.......................with Tim Harford. Some snippets from The Data Detective: Ten Easy Rules to Make Sense of Statistics:
Much of what we think of as cultural differences turn out to be differences in income.
It’s a rather beautiful discovery: in a world where so many people seem to hold extreme views with strident certainty, you can deflate somebody’s overconfidence and moderate their politics simply by asking them to explain the details. Next time you’re in a politically heated argument, try asking your interlocutor not to justify herself, but simply to explain the policy in question.
A hammer looks like a useful tool to a carpenter; the nail has a different impression altogether.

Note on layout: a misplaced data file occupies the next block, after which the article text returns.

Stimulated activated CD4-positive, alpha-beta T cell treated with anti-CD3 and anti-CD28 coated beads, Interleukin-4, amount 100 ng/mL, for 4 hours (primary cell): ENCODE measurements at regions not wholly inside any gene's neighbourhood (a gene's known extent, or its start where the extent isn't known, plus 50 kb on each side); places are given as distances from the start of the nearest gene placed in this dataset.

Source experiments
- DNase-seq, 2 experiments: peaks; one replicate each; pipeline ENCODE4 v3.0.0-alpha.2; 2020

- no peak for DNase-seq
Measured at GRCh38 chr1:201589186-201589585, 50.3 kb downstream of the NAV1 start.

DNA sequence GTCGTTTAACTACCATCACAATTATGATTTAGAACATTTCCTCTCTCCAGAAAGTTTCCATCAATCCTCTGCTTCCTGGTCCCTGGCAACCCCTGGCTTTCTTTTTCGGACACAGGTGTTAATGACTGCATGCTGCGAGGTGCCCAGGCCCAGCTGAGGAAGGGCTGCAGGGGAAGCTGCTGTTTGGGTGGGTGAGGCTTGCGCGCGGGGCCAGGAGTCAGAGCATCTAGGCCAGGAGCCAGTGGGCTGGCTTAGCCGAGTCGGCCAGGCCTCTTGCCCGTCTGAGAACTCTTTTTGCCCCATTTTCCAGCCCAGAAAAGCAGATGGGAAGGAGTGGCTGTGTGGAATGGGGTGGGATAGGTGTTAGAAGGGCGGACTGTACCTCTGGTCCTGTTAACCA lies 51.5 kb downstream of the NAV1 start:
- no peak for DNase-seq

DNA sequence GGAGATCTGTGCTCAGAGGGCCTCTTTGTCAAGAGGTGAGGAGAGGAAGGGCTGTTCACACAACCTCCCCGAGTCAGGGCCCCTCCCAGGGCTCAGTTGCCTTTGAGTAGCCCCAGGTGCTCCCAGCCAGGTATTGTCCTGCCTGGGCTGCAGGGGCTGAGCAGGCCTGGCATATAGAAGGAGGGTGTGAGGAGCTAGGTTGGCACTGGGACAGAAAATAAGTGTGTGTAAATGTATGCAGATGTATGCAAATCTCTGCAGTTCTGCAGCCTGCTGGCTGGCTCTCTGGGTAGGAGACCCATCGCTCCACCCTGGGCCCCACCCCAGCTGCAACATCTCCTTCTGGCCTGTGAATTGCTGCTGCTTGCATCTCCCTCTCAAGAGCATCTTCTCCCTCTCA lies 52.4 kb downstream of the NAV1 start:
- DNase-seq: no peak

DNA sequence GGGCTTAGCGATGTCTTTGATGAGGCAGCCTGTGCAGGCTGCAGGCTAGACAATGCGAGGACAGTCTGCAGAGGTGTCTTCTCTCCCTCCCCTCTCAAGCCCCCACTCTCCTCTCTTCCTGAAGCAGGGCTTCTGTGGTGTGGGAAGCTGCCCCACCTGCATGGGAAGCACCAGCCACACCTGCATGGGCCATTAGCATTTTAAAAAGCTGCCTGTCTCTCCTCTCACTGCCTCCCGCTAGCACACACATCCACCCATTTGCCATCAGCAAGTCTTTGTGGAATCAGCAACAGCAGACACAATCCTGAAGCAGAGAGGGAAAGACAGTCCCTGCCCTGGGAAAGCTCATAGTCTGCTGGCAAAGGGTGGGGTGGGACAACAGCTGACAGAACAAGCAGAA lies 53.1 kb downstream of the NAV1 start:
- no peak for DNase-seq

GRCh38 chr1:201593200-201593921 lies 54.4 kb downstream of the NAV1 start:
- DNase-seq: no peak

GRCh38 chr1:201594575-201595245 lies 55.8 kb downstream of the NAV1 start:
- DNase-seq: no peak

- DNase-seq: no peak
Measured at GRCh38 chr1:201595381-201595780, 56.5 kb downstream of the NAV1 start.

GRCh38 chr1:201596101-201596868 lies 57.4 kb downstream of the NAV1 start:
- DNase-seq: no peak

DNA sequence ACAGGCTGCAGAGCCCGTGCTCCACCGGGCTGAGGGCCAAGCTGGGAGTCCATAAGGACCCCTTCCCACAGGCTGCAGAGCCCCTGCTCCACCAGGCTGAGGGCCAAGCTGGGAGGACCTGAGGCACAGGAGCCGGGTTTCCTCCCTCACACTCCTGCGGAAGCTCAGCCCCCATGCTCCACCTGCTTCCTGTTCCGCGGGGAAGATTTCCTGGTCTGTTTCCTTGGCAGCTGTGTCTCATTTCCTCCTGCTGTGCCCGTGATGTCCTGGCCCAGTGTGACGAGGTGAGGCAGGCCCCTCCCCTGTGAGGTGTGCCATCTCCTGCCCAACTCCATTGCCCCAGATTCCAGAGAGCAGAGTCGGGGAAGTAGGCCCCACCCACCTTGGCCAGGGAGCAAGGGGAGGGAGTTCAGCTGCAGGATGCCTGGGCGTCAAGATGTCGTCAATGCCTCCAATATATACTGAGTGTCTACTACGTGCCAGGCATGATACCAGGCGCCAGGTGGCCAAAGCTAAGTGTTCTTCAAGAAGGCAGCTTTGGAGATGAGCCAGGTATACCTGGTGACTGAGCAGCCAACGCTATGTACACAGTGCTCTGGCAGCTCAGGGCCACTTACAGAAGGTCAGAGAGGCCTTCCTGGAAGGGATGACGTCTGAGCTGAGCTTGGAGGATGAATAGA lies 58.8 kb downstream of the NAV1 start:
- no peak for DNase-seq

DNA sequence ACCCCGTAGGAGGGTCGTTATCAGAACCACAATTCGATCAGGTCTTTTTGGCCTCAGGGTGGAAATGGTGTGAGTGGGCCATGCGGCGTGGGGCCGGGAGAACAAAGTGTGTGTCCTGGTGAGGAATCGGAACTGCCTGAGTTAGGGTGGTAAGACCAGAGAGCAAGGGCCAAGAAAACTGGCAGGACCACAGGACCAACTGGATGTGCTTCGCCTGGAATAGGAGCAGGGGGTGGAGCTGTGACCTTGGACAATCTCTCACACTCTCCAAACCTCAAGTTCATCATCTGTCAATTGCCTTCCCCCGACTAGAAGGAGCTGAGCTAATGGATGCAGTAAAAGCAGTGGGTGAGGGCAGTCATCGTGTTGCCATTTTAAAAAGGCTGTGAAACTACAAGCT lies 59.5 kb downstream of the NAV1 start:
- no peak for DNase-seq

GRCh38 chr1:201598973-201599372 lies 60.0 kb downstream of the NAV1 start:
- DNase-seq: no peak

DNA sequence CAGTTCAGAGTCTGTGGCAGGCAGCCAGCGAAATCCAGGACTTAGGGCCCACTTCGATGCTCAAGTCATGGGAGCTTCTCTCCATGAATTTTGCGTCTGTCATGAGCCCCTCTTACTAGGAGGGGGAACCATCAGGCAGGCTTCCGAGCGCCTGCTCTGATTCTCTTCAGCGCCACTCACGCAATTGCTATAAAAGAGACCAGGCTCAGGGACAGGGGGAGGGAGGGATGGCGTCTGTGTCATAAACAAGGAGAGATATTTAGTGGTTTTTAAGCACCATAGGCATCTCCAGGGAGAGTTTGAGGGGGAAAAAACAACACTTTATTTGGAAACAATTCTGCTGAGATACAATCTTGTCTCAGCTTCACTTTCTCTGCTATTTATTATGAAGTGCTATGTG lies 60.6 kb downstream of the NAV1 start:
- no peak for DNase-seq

Ten rules of thumb are still a lot for anyone to remember, so perhaps I should try to make things simpler. I realize that these suggestions have a common thread—a golden rule, if you like. Be curious.
So the problem is not the algorithms, or the big datasets. The problem is a lack of scrutiny, transparency, and debate.
But we can and should remember to ask who or what might be missing from the data we’re being told about.
trust is easy to throw away and hard to regain.
Neuroscientific studies suggest that the brain responds in much the same anxious way to facts that threaten our preconceptions as it does to wild animals that threaten our lives.
I worry about a world in which many people will believe anything, but I worry far more about one in which people believe nothing beyond their own preconceptions.
Not asking what a statistic actually means is a failure of empathy, too.
The good stories are everywhere. They are not made memorable by their rarity; they are made forgettable by their ubiquity.